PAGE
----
My second attempt was just a little more complicated, beat the butter and sugar til fluffy and add eggs one at a time.  The ingredients were just about the same.  Steamed for 1-1/2 hours, and when I unmolded it, it looked fabulous.  But, it was very dry and not very sweet at all.  Okay, let’s try once more.

Here’s the one we liked . . .

TREACLE PUDDING
Serves 4 to 6
4 tablespoons golden syrup (light treacle)
1 stick butter, softened (plus more for greasing)
1-1/2 cups all purpose flour
3 teaspoons baking powder
1/4 teaspoon salt
1/2 cup sugar
1/4 cup brown sugar
1 tablespoon molasses (treacle)
3 large eggs, room temperature
grated lemon peel

 First get a very large pot with tightly fitting cover.  Put a saucer, ramekin or something in the bottom of the pot so that the bowl you are going to steam your pudding in doesn’t sit directly on the bottom of the pot.  Fill the pot halfway with water and bring to a boil.

While the water comes to temperature generously grease a large bowl, 4 cups or more, in which your pudding will cook.

 Pour the Golden Syrup into the bottom of the bowl.  Mix together the dry ingredients.  In a mixing bowl beat the softened butter with the sugars and molasses (treacle) til light and fluffy. Add the eggs and beat well.  Add the dry ingredients and grated lemon peel and blend til well combined.


The batter should be like thick pancake batter.  If it’s too thick, add a bit of milk to loosen.  Pour the batter into the bowl. Take a piece of aluminum foil and wrap it tightly around the bowl.  This needs to be sealed tight so that the moisture doesn’t get in when boiling.

 Place the bowl into the pot, setting on top of the saucer or ramekin.  I used a steamer basket, which worked beautifully.  Make sure the water comes up to the middle of your pudding bowl. Cover the pot and steam for about 1-1/2 hours.  The water should be a soft boil.  If the water isn’t hot enough, the pudding won’t cook.  Check the water level every now and then.  You don’t want the water to boil away.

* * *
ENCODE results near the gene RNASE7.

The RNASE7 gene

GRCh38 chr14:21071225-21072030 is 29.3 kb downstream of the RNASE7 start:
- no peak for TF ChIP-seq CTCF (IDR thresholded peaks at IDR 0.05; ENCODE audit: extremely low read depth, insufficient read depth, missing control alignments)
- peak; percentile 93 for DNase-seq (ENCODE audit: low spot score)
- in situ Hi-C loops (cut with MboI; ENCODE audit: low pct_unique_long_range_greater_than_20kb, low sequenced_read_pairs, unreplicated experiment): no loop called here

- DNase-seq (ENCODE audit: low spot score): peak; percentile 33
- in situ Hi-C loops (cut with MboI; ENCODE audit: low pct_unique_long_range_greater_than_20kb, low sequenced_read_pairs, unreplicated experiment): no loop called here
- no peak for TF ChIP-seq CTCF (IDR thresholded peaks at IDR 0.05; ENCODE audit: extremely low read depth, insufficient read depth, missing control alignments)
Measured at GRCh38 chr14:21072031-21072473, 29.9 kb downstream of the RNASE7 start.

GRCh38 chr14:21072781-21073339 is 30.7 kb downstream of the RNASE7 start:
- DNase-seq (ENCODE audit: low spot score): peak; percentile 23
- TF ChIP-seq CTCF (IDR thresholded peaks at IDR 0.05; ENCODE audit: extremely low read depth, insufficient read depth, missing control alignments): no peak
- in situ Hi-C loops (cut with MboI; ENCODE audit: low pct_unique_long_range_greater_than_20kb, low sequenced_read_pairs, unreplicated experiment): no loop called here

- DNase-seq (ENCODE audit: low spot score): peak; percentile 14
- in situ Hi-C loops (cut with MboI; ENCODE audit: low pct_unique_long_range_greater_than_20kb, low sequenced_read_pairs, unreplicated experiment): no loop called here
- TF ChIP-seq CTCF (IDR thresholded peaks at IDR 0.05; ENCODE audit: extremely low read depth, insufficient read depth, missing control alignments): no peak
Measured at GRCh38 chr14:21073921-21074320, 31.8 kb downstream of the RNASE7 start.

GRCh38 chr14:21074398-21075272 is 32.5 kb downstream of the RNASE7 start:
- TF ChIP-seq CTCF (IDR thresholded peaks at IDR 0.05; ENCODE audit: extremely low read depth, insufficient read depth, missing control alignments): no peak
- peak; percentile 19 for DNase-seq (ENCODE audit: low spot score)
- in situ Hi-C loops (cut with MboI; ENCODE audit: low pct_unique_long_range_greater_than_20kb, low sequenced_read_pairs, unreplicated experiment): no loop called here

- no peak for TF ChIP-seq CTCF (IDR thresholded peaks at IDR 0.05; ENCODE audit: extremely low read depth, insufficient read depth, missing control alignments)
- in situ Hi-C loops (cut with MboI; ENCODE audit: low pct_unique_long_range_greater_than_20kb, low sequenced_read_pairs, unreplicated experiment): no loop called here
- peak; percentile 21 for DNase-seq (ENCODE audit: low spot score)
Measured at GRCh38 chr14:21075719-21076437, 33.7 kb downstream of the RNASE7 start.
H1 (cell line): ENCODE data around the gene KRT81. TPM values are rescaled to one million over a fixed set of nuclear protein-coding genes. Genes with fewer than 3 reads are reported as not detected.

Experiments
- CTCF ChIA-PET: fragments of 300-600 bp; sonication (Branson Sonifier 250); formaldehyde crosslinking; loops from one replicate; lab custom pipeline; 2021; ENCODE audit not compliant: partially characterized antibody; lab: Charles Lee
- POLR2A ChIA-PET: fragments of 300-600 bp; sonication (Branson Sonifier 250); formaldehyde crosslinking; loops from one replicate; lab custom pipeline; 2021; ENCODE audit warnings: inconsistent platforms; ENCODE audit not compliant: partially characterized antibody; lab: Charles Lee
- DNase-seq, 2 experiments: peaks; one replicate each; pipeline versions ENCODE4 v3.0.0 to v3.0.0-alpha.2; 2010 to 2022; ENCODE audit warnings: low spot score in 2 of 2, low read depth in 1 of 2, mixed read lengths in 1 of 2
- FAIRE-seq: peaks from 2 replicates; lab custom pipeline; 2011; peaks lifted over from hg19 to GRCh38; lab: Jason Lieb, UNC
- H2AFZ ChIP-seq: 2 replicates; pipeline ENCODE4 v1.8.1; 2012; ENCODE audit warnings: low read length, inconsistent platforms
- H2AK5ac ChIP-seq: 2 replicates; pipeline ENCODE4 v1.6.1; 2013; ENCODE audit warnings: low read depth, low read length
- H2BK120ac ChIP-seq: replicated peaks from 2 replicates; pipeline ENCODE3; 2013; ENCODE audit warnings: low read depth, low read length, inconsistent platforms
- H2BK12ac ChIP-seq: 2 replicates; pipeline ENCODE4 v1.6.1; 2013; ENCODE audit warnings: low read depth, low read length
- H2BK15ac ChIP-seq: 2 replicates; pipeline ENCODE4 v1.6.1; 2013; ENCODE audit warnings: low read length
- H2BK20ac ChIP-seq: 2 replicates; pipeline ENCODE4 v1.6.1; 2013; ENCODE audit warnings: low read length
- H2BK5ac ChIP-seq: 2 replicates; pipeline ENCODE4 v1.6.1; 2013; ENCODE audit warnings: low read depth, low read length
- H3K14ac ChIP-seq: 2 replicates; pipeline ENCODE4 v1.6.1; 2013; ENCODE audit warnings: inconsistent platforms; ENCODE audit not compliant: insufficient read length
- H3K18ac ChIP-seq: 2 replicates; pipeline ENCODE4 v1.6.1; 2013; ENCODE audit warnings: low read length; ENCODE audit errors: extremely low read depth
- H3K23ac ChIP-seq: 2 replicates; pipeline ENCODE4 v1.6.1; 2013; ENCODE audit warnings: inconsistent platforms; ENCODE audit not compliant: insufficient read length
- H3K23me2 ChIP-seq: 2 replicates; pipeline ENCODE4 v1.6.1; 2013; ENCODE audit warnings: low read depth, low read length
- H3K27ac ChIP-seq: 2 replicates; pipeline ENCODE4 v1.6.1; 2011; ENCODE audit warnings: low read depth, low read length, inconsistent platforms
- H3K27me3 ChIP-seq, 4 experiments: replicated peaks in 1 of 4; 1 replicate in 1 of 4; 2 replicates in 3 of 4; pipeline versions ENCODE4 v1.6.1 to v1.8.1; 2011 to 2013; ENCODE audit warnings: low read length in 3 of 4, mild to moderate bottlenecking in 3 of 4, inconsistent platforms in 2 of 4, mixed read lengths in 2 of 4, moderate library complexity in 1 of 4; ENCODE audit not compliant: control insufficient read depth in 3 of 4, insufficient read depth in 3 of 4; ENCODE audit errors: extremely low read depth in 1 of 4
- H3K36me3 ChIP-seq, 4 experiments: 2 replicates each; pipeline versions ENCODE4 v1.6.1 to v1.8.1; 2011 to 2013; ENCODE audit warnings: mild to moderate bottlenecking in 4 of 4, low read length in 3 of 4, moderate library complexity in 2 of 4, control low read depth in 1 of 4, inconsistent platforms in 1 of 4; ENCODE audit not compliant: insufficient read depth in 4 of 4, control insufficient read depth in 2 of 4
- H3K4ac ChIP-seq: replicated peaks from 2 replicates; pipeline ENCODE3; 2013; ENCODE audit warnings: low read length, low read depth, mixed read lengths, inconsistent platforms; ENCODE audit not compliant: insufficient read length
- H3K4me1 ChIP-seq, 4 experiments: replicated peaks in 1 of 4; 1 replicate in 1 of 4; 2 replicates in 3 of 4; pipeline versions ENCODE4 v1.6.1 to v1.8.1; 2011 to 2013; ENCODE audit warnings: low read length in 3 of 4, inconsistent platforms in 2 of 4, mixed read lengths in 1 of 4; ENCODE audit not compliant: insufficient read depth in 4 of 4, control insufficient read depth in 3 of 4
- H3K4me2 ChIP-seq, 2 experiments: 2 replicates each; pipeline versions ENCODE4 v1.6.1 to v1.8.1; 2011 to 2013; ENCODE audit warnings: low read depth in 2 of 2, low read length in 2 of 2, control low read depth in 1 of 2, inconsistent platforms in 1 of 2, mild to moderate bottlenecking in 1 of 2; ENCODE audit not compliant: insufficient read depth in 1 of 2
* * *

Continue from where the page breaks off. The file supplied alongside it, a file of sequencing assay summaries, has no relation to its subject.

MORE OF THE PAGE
After 1-1/2 hours your pudding should be done.  Carefully remove the bowl and lift the foil.  With a cake tester, puncture the the pudding to see if it is ready.  If the tester comes out clean and dry, the pudding is ready.

Carefully run the tip of a knife around the top of the pudding, then place a plate on top of the bowl and invert. Pour a bit more Golden Syrup around the top of the pudding and serve warm. Traditionally this dessert is served with custard, but we like vanilla ice cream with ours.

 Sticky, sweet and gooey, everyone will love this humble, old fashioned dessert.

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References:  Lyle’s Golden Syrup, Wikipedia, BBC Food

Armed and Ready

We just returned from a week in northern England.  During our quick visit, we attempted to consume as many calories from English sweets and savories as we possibly could manage.  From Cornish pasties to Eccles cakes, we sampled, critiqued, analyzed and devoured all our favorites (and some which weren’t).  Now armed with quite a few interesting English bakery cookbooks, I am ready to proceed.   Cheese and onion pasties here I come!

book_puds